I'm down below 41 degrees and I've had labels on cans and items in cardboard boxes for three years now and still no problem.

Most labels still seem to be paper, not plastic on cans. Plastic ones are on plastic or glass jars. Though the yanks call glass jars 'cans' too.

Don't ever put a can in a microwave, not if you value your microwave and boat

The insides of cans are coated with an exceptionally thin coating of a polymer so that the inside food does not rust the metal. But even so, I can't believe any responsible 'sailor' would throw rubbish overboard. Seriously

Eggs in Australia are not all washed. If buying fresh eggs the consumer recommendation is simply to wipe them with a 'dry' cloth. If you wash them, they won't last long. The dark orange yolk colour is indicative of what chickens are eating. This can be bugs, grass etc from being free range or it can be a colouring agent put into the food. As many examples have been shown, it's difficult to tell the difference in first world countries between free range and caged eggs due to the additives. (the 'egg' divergent was actually about cockroach eggs, not chicken eggs. If you read this whole thread it really reads quite funny about 'washing, free range, food additives in your cockroach eggs)
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Old 15-04-2016, 16:13   #42
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Re: Do you take the labels off your cans?

Used to be fun in 'the good old days' when a few labels had got damp and fallen off. Whats the mystery dinner tonight ?
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Old 15-04-2016, 16:27   #43
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Re: Do you take the labels off your cans?

Yeah, that was called "can over rice" on our boat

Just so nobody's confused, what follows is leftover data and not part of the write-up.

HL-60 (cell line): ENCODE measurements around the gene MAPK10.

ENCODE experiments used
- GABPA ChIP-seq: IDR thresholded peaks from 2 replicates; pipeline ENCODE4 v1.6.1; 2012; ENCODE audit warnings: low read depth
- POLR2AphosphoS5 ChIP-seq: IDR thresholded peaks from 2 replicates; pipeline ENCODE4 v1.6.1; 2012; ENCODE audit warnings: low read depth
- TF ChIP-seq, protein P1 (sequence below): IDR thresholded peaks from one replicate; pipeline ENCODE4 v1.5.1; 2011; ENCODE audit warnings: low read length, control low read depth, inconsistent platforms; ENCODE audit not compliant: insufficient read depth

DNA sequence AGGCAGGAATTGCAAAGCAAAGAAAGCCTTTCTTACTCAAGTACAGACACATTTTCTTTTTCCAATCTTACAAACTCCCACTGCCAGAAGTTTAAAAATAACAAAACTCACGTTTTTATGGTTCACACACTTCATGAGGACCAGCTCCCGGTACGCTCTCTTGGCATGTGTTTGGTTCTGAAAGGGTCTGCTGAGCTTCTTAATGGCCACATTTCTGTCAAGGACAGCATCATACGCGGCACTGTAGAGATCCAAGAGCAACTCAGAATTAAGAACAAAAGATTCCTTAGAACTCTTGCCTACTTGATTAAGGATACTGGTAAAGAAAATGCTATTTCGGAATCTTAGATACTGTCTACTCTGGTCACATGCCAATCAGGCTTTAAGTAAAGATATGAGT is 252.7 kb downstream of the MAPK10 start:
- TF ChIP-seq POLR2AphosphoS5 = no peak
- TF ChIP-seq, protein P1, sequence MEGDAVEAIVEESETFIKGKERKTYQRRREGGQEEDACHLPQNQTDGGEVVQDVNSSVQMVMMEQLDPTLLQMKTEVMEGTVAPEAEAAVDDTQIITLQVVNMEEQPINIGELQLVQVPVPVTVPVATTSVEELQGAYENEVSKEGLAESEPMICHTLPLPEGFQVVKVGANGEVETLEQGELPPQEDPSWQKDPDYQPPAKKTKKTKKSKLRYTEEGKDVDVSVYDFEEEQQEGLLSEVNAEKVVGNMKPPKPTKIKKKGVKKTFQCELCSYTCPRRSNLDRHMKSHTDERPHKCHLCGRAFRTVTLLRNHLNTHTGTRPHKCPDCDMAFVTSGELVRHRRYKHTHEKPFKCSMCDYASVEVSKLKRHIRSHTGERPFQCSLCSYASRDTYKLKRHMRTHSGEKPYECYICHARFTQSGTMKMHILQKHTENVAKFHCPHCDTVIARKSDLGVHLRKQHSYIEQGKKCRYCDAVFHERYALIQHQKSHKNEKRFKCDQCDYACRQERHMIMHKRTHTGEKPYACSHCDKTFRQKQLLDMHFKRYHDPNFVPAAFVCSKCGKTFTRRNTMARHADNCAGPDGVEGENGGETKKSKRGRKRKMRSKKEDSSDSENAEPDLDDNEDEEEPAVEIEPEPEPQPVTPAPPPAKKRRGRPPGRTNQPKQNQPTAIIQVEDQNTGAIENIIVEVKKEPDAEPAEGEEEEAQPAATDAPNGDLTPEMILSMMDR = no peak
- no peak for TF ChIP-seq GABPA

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Old 15-04-2016, 16:44   #44
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Re: Do you take the labels off your cans?

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While on eggs... many say that better quality and 'organic' eggs have a darker yellow or orange yolk. Sorry to disappoint but egg colour is adjusted by the farmer exactly by food additives. Google it. There's this egg colour chart. Lol
The darker color means the chicken has been eating more green plants, lighter yellow means more grains and mash.

Doesn't make much difference to the macronutrient ratios, they'll have about the same mix of fat and protein (though some say the darker yolks will have a higher omega 3/6 ratio.)

But it does matter to some micronutrients - K2 in particular. Chickens create K2 out of K1, and K1 is bound in the chloroplasts of green plants. If the chickens aren't eating green plants, k2 levels in the eggs will be insignificant.
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Old 15-04-2016, 17:20   #45
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Re: Do you take the labels off your cans?

Planked hulls had moist bilges. Cans were usually marked and labels removed--often dipped in varnish-solvent solution and allowed to dry. Eggs were preserved in water-glass and potatos painted with lime wash.

Now we use plastic zip-sealed bags and bins for dry storage of flour and rice etc--or tupper-ware (microwave rice dry after bagging it in plastic, with a little water in a separate cup to stop the magnetron blowing, before leaving port. This will cook any weevil or moth eggs--who needs weevils?

I have two Engel refrigerators--one used as a freezer as required and the other as a refrigerator. These we use to keep meat short term and any fish we catch to avoid wastage. The solar panels run them. Mostly we get away with dried food and buy vegetables, or harvest wild ones where we find them, Sow thistles being a case in point--very common near beaches--chop fine, wash well all of the sap out of them and then steam or stir-fry. Then there are seaweeds--actually, it is a supermarket out there in some areas. A desert in others--